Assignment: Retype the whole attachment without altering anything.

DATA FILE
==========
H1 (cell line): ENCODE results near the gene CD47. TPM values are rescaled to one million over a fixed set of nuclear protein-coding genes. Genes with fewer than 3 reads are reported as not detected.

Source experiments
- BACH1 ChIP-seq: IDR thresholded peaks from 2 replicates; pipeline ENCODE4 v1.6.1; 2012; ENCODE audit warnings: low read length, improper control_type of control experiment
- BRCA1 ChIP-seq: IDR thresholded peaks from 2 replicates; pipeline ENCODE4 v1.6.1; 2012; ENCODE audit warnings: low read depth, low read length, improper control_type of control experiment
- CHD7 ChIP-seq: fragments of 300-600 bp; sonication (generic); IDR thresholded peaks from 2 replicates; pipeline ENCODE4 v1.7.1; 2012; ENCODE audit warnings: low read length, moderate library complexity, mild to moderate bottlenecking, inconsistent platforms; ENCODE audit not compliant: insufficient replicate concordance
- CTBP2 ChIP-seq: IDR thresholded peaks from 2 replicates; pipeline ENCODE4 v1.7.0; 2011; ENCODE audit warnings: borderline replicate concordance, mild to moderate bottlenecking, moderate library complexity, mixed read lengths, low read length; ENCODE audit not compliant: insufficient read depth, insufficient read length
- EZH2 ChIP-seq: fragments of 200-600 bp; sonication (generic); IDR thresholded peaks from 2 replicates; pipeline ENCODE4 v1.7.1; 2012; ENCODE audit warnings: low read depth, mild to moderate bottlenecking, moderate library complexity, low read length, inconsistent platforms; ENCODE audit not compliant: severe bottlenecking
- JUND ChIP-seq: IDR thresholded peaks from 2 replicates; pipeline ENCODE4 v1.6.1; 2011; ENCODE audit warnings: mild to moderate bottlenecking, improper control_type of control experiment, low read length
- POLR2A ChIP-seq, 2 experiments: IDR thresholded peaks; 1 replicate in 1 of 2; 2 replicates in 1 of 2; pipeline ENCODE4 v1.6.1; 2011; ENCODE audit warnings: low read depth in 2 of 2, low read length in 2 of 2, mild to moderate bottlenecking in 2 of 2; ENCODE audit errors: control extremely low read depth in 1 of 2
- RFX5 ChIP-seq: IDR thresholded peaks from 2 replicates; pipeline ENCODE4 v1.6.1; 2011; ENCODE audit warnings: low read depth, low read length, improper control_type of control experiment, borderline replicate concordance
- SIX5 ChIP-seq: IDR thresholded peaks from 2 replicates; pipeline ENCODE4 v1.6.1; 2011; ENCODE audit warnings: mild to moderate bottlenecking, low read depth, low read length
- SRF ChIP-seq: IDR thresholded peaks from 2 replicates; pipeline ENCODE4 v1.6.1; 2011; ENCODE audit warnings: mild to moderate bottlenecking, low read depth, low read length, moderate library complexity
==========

H1 (cell line): ENCODE results near the gene CD47. TPM values are rescaled to one million over a fixed set of nuclear protein-coding genes. Genes with fewer than 3 reads are reported as not detected.

Source experiments
- BACH1 ChIP-seq: IDR thresholded peaks from 2 replicates; pipeline ENCODE4 v1.6.1; 2012; ENCODE audit warnings: low read length, improper control_type of control experiment
- BRCA1 ChIP-seq: IDR thresholded peaks from 2 replicates; pipeline ENCODE4 v1.6.1; 2012; ENCODE audit warnings: low read depth, low read length, improper control_type of control experiment
- CHD7 ChIP-seq: fragments of 300-600 bp; sonication (generic); IDR thresholded peaks from 2 replicates; pipeline ENCODE4 v1.7.1; 2012; ENCODE audit warnings: low read length, moderate library complexity, mild to moderate bottlenecking, inconsistent platforms; ENCODE audit not compliant: insufficient replicate concordance
- CTBP2 ChIP-seq: IDR thresholded peaks from 2 replicates; pipeline ENCODE4 v1.7.0; 2011; ENCODE audit warnings: borderline replicate concordance, mild to moderate bottlenecking, moderate library complexity, mixed read lengths, low read length; ENCODE audit not compliant: insufficient read depth, insufficient read length
- EZH2 ChIP-seq: fragments of 200-600 bp; sonication (generic); IDR thresholded peaks from 2 replicates; pipeline ENCODE4 v1.7.1; 2012; ENCODE audit warnings: low read depth, mild to moderate bottlenecking, moderate library complexity, low read length, inconsistent platforms; ENCODE audit not compliant: severe bottlenecking
- JUND ChIP-seq: IDR thresholded peaks from 2 replicates; pipeline ENCODE4 v1.6.1; 2011; ENCODE audit warnings: mild to moderate bottlenecking, improper control_type of control experiment, low read length
- POLR2A ChIP-seq, 2 experiments: IDR thresholded peaks; 1 replicate in 1 of 2; 2 replicates in 1 of 2; pipeline ENCODE4 v1.6.1; 2011; ENCODE audit warnings: low read depth in 2 of 2, low read length in 2 of 2, mild to moderate bottlenecking in 2 of 2; ENCODE audit errors: control extremely low read depth in 1 of 2
- RFX5 ChIP-seq: IDR thresholded peaks from 2 replicates; pipeline ENCODE4 v1.6.1; 2011; ENCODE audit warnings: low read depth, low read length, improper control_type of control experiment, borderline replicate concordance
- SIX5 ChIP-seq: IDR thresholded peaks from 2 replicates; pipeline ENCODE4 v1.6.1; 2011; ENCODE audit warnings: mild to moderate bottlenecking, low read depth, low read length
- SRF ChIP-seq: IDR thresholded peaks from 2 replicates; pipeline ENCODE4 v1.6.1; 2011; ENCODE audit warnings: mild to moderate bottlenecking, low read depth, low read length, moderate library complexity